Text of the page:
It’s a story of evolution and resilience, and of resilience against the pressures of climate change and industrialization.
It’s also a story about a little girl who grew up to be a big-time entrepreneur, helping others find success.
For years, a small town in eastern Wisconsin named Basil grew a diverse array of herbs for cooking, baking and other culinary uses.
But when Basil’s father, John, died suddenly in 2005, the family fell into a deep, painful depression.
Basil’s mother, Jane, had to leave the family home to care for the little girl.
She started working in the kitchen as a teenager.
Basil started out in a small home garden in a cul-de-sac just outside of Green Bay, Wis.
“I loved gardening, and I loved cooking, and then I loved doing cooking,” Basil told Recode in an interview.
Basil grew up in the small town of Basil, which was founded in 1845 and has a population of fewer than 100 people.
But growing basil is hard work, and even if you’ve got a very large garden, you’re still going to need a lot of space to grow it.
“It’s an old story,” Basil said.
“Growing basil is one of those things that’s a challenge for any farmer.
It has a very organic feel, and you need to be able to get it out of the ground and it’s got to be very, very well managed.”
Basil is growing at the same time that some of the world’s biggest names in gardening are busy competing to win new basil varieties.
In 2016, for example, the German botanist Carl Linz, known for his work on the European Union’s basil, harvested about 1.3 million pounds of fresh basil in one day in Italy.
That’s almost as much basil as a single garden can produce, and that’s after basil is harvested and harvested again.
In a new study published in the journal PLOS ONE, researchers from the University of California, Davis, looked at the global distribution of basil across a variety of soil types, soil types and soil conditions.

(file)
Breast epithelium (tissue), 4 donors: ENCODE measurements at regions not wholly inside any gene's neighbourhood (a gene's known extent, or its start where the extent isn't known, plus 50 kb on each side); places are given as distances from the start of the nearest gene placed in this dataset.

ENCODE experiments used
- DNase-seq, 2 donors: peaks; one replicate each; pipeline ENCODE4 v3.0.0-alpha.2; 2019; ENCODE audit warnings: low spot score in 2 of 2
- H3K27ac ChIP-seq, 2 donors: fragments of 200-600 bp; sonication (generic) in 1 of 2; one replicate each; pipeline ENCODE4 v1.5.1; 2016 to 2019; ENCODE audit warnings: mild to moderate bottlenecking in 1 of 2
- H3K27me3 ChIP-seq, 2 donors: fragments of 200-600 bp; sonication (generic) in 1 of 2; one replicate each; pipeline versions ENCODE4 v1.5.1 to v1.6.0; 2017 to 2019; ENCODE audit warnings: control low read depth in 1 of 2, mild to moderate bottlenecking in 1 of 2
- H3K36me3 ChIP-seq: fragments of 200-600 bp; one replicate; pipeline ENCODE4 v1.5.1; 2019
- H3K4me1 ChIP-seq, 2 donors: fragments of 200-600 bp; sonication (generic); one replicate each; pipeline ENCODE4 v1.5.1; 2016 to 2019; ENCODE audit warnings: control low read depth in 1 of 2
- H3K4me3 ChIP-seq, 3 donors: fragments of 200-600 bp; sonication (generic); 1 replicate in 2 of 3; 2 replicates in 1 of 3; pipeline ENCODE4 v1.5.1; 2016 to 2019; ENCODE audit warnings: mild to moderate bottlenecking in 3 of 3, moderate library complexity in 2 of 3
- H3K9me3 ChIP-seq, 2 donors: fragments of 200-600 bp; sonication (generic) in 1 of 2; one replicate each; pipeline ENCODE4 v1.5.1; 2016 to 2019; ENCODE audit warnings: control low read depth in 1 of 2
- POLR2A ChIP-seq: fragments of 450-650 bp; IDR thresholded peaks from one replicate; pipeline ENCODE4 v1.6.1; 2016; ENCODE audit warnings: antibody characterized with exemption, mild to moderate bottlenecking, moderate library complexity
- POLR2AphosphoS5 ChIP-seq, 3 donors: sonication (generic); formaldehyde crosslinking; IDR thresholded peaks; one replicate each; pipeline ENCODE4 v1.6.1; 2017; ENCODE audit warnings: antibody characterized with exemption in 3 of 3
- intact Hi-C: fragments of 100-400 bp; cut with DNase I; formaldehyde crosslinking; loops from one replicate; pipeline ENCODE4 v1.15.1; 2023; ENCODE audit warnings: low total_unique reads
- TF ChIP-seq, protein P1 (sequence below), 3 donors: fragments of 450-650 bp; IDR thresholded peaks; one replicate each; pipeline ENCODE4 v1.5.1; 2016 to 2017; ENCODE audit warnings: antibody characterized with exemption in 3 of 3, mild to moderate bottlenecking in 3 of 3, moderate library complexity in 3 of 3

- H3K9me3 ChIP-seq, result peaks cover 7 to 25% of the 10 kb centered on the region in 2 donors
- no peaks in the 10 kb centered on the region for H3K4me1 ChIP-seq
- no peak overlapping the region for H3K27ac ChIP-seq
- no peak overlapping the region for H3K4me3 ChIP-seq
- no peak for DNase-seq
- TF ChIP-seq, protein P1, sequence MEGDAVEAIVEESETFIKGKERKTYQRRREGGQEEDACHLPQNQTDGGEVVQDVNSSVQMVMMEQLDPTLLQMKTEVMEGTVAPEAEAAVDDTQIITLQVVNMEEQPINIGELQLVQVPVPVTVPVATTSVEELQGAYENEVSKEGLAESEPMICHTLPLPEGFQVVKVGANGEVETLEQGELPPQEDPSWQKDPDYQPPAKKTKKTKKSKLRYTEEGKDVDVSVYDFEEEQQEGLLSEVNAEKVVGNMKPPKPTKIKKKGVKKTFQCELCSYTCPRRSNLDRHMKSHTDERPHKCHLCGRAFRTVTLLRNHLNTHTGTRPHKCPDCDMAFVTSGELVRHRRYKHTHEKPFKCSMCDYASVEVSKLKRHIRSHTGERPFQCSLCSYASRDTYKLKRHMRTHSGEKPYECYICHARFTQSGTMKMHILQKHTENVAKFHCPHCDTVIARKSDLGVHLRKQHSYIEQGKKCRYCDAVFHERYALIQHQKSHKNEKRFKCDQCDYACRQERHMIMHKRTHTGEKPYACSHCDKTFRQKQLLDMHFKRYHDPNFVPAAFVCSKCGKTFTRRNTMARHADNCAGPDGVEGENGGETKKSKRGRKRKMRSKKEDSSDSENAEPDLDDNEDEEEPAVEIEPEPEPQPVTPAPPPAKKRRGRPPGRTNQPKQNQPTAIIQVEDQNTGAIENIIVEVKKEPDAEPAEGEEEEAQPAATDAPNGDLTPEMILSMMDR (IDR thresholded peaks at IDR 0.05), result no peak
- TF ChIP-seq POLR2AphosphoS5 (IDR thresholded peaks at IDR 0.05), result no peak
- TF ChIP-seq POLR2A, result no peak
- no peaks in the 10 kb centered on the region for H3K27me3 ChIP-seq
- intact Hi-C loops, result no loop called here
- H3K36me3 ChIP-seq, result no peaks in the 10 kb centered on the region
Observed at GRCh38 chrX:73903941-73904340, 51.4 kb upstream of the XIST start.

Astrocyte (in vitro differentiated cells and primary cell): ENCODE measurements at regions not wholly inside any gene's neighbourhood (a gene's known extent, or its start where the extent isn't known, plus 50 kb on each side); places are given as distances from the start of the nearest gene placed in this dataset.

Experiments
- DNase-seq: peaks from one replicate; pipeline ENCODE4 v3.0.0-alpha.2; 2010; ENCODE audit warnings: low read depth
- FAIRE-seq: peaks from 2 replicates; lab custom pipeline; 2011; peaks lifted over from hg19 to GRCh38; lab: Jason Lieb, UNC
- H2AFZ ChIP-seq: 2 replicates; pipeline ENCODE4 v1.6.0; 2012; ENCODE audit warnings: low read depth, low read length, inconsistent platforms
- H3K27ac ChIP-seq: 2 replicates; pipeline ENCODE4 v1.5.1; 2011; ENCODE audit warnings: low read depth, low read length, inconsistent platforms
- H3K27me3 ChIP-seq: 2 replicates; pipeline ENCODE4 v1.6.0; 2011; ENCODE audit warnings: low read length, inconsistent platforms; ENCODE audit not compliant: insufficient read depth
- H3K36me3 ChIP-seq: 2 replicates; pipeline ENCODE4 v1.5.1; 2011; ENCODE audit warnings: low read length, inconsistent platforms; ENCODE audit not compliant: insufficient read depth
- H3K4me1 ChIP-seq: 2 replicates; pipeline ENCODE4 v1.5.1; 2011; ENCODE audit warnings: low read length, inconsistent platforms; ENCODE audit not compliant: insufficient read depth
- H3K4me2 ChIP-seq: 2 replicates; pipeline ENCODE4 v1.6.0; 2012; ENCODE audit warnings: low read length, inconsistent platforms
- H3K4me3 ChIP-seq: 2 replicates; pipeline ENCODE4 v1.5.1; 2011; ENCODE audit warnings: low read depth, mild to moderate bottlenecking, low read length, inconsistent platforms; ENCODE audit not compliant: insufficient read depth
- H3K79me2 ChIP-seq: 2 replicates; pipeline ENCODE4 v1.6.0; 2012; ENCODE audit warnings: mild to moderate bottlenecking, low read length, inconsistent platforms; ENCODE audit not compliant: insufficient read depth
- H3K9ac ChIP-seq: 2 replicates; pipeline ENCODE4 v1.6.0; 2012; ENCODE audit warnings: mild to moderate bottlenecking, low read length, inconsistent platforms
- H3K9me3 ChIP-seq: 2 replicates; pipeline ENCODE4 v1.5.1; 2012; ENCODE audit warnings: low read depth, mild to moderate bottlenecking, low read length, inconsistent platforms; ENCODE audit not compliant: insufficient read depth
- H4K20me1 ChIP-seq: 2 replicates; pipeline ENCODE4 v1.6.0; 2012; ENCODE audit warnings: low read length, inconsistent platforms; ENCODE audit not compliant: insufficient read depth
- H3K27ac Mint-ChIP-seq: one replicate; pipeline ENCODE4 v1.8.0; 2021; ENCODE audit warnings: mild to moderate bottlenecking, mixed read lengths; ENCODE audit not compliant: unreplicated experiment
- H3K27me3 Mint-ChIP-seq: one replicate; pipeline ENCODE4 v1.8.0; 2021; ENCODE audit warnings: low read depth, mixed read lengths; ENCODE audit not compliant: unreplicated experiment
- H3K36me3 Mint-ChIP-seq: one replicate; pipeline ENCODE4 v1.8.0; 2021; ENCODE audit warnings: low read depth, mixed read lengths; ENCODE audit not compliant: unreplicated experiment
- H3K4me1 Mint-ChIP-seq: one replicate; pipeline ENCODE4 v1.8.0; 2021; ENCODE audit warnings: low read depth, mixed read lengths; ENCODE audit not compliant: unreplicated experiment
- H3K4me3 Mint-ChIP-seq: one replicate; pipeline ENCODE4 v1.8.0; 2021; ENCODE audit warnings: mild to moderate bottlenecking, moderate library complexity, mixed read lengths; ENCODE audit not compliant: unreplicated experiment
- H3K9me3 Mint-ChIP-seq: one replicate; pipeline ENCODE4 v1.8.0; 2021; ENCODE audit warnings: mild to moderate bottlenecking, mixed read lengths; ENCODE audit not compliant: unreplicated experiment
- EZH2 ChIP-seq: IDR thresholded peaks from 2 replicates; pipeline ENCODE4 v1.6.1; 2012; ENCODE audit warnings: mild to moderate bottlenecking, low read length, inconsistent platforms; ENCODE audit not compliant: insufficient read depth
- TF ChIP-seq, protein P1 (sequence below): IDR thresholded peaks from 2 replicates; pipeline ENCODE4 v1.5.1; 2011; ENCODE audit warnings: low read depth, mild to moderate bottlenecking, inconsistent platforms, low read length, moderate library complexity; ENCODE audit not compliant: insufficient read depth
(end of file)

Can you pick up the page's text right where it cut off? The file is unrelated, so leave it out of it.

“If you can grow basil in a soil type that’s optimal for growing other types of plants, it means that it’s more tolerant of drought and pests,” Dr. Julia M. Miller, one of the study’s co-authors, said in a statement.
“In other words, basil grows best in areas with good water and good soil.”
The study found that basil thrives in areas that are generally wet, as well as when soil is moderately moist, but that it thrives when the soil is very dry, especially when it is very wet.
“For basil to grow in soils that are wet, it needs to have water that’s high enough that the roots can grow to a depth of two to three feet,” Miller said.
For more than 20 years, Basil has been growing basil in his family’s backyard, just outside Green Bay.
The basil grows at a fast rate.
In the first two years, the basil was in the green.
The last two years it was at about 60 percent of its original size.
“We know that this is a slow process, and it takes about three to five years for the basil to reach maturity,” Miller told Recodes.
“That’s a good sign because when you’re growing basil you’re not growing a single seed.”
But it’s also important to understand that basil grows differently in the garden than in the field.
The plants have to be planted in the right conditions to make the best use of the space they’re growing in.
“You have to make sure that they get adequate sunlight and the right amount of shade,” Miller added.
Basil grows well in the sun.
“Basil has been known for growing in the shade,” Dr